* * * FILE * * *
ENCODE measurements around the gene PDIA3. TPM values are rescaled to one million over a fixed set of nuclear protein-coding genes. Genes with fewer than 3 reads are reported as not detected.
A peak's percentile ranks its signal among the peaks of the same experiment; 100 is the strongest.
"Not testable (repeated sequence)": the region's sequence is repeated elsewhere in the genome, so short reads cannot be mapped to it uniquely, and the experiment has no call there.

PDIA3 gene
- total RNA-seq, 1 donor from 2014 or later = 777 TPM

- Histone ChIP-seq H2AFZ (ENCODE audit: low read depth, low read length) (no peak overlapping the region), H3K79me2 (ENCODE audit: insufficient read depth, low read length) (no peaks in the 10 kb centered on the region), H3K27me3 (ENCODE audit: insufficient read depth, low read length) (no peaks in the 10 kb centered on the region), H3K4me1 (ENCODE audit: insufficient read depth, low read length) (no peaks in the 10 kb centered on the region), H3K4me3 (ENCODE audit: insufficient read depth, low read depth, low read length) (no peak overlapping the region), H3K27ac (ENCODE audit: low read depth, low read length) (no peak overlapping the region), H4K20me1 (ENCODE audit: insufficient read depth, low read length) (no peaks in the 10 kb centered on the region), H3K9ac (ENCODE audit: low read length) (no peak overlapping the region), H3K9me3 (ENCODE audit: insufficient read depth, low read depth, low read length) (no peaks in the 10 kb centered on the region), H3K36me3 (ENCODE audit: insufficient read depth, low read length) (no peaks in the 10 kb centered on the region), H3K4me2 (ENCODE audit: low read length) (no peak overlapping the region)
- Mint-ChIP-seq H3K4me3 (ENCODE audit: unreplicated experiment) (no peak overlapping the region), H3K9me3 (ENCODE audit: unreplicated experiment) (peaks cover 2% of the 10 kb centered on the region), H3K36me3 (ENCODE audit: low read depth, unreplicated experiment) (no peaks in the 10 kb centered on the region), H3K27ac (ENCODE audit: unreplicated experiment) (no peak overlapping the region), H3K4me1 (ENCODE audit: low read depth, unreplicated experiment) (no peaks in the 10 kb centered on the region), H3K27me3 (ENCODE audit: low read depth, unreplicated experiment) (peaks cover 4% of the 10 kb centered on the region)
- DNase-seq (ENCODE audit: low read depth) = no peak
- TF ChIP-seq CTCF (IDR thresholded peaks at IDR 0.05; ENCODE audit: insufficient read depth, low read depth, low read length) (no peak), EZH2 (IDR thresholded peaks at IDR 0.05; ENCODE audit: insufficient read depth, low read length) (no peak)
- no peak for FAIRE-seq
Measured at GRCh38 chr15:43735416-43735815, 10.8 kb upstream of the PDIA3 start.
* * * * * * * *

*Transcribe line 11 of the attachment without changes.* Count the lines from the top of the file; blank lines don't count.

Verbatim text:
Measured at GRCh38 chr15:43735416-43735815, 10.8 kb upstream of the PDIA3 start.